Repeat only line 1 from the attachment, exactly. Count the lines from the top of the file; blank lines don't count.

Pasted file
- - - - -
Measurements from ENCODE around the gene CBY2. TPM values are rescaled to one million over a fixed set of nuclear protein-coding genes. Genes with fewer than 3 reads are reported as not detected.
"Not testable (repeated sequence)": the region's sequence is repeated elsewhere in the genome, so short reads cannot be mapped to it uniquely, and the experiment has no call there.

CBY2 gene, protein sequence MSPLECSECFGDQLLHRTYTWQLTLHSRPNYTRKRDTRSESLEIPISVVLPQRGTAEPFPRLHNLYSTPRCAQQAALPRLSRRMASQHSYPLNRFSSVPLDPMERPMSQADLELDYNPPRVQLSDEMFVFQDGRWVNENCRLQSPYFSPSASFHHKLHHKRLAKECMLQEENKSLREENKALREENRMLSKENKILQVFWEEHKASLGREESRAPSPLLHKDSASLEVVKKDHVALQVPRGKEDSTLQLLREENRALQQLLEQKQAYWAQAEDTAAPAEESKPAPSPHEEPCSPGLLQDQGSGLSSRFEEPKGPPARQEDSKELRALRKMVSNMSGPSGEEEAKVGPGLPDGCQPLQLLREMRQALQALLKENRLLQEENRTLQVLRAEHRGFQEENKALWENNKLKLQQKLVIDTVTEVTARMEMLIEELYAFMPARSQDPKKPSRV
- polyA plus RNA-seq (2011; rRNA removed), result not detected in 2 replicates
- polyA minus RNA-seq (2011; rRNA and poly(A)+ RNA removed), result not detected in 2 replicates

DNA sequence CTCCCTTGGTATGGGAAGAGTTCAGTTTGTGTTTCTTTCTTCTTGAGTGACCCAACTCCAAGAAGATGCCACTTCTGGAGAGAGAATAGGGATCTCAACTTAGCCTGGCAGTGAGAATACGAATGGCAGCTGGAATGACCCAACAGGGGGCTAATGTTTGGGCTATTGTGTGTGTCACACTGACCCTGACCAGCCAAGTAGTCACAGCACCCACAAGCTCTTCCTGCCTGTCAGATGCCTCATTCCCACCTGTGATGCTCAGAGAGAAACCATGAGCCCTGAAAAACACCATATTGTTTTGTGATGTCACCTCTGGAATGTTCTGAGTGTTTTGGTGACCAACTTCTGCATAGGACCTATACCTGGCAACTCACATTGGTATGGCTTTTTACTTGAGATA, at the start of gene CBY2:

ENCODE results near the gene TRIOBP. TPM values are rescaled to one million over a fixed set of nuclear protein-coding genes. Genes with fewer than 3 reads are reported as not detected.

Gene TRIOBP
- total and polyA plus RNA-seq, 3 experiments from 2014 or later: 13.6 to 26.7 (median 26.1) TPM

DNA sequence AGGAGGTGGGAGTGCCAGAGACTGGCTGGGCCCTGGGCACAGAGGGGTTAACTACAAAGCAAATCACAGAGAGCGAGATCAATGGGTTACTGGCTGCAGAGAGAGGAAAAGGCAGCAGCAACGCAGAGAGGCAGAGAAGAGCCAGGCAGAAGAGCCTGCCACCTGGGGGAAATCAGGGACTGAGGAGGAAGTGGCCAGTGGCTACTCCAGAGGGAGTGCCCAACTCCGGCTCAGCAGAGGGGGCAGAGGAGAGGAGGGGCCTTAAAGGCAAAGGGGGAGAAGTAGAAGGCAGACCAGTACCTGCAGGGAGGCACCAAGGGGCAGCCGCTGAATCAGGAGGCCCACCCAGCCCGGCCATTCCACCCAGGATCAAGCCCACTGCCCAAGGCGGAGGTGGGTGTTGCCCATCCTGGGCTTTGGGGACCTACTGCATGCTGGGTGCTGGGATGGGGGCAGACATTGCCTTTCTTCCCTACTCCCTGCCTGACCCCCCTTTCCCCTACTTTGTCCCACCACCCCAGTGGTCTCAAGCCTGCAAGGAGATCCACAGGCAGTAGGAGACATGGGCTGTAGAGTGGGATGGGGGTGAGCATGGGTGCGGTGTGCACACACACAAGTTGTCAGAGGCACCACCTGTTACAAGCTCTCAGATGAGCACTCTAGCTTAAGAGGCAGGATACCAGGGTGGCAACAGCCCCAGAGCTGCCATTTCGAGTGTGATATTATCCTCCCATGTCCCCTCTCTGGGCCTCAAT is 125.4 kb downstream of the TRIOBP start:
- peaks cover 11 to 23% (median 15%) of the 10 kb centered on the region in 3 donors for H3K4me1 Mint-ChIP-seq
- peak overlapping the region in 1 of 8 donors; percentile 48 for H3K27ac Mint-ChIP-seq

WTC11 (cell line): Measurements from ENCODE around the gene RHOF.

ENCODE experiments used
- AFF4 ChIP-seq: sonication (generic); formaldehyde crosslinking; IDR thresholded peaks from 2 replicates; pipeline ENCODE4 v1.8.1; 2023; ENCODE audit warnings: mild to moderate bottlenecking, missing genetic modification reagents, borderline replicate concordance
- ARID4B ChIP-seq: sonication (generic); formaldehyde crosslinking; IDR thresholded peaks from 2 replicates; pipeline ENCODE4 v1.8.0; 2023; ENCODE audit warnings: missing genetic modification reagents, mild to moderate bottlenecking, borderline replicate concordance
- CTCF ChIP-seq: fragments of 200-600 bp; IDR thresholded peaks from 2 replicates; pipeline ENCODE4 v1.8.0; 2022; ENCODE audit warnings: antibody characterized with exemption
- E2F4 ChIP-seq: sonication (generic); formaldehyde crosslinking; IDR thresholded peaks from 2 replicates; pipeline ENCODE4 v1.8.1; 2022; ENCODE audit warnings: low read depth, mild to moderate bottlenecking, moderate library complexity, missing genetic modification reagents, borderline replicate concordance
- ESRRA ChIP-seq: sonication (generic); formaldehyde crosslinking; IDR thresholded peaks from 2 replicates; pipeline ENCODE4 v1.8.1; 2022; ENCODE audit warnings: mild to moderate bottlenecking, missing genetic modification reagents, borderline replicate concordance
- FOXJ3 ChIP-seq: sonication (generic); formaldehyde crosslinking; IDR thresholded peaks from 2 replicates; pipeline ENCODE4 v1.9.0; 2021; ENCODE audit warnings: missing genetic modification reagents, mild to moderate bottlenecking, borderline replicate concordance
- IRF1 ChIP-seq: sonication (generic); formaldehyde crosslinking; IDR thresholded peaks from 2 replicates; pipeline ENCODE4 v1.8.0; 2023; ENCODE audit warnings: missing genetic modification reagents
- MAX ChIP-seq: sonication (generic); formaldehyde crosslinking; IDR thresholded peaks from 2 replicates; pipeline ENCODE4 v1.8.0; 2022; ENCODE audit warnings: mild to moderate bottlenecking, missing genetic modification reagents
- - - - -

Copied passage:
Measurements from ENCODE around the gene CBY2. TPM values are rescaled to one million over a fixed set of nuclear protein-coding genes. Genes with fewer than 3 reads are reported as not detected.